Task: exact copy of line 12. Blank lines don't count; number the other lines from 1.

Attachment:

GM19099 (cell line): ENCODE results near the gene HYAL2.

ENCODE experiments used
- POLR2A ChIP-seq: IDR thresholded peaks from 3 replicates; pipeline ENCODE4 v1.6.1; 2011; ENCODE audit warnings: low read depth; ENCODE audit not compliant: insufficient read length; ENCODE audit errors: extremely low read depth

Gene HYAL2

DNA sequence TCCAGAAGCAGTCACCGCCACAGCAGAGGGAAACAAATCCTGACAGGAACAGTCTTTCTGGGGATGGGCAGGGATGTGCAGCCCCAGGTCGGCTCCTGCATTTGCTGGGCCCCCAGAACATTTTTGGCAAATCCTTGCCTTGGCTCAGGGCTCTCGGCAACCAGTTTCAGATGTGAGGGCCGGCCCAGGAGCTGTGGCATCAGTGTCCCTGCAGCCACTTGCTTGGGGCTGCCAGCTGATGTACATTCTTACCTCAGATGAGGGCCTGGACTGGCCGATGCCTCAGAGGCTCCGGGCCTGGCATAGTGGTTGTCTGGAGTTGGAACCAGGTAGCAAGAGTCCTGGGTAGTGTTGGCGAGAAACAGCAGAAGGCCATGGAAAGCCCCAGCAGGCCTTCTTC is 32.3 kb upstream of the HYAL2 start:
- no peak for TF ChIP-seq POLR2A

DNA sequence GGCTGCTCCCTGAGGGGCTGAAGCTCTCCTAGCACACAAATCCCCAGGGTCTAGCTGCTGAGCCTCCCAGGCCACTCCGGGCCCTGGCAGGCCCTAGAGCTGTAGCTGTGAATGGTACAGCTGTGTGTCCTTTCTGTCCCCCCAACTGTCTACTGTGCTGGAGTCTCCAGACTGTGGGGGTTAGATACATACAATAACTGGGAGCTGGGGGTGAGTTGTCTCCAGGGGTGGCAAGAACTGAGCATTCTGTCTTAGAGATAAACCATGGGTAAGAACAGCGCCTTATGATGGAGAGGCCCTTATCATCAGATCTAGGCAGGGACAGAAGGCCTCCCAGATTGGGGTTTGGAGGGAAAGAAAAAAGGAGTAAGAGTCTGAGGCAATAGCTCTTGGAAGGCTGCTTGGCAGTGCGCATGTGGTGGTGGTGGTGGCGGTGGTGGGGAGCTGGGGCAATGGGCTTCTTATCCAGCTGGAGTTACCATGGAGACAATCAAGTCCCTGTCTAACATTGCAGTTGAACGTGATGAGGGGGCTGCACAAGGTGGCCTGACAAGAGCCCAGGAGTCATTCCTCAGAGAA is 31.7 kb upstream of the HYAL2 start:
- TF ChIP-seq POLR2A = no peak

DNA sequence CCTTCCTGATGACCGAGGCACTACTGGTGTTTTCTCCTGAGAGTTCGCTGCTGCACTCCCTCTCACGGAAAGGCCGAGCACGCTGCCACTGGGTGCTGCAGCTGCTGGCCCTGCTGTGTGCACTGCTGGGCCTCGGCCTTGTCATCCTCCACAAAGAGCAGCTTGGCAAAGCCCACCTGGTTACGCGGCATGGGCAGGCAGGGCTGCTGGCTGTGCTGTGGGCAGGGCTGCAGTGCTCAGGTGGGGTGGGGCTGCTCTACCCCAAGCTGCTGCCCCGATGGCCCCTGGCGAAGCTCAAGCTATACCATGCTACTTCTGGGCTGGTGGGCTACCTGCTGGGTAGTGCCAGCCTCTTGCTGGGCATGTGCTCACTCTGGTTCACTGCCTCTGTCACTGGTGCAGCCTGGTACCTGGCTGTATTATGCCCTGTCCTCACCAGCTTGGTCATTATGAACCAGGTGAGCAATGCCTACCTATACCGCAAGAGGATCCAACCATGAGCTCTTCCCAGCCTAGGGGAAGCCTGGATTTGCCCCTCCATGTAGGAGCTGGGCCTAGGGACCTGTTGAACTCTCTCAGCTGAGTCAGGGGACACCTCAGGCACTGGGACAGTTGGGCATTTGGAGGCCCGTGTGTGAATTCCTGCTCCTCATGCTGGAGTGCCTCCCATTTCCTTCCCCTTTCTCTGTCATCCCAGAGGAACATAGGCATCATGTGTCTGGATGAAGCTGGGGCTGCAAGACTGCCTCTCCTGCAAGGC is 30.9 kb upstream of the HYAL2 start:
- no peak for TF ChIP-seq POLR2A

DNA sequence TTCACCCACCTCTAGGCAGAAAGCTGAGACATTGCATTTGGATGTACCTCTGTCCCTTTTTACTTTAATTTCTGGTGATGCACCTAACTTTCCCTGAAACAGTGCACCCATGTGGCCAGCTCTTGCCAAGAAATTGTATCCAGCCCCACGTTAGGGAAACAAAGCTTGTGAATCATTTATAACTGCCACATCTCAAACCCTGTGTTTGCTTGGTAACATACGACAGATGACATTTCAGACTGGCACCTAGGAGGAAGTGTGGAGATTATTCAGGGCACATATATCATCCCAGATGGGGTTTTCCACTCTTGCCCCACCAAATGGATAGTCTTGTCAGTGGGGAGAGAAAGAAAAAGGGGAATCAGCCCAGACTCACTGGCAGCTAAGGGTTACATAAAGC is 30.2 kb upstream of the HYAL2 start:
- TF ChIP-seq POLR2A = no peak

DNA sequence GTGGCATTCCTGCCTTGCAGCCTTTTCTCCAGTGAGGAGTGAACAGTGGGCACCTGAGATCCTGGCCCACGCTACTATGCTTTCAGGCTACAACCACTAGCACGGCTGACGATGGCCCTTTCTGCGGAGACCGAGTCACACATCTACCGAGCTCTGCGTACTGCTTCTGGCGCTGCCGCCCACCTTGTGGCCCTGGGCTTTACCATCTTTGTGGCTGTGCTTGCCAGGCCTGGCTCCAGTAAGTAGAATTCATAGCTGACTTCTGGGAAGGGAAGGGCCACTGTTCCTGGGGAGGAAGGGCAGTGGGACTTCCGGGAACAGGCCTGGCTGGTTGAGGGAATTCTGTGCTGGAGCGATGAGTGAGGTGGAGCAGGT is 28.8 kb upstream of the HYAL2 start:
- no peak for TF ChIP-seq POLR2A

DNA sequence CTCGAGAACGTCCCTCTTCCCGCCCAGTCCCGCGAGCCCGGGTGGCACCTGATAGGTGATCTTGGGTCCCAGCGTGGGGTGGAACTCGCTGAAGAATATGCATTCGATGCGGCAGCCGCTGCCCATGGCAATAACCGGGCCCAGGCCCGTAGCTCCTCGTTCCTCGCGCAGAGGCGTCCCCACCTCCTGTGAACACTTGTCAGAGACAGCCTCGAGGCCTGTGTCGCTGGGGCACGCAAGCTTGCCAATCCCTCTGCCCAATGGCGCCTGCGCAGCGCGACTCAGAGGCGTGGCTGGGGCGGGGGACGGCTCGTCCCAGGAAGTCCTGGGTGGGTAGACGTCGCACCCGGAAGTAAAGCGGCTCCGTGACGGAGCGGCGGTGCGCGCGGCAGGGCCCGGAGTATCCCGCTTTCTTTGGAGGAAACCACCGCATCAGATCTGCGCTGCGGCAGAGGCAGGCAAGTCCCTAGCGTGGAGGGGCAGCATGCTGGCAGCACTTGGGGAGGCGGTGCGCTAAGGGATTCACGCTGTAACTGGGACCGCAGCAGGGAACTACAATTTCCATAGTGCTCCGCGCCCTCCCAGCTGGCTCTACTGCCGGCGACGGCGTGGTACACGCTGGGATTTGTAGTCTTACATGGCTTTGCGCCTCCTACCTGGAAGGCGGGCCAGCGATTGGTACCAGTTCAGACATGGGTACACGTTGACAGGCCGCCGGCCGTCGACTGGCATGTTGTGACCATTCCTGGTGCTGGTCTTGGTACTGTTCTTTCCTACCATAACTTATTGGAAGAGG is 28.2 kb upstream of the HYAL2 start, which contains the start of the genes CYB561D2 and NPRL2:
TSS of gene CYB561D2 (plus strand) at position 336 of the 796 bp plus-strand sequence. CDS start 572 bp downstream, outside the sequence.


- TF ChIP-seq POLR2A = no peak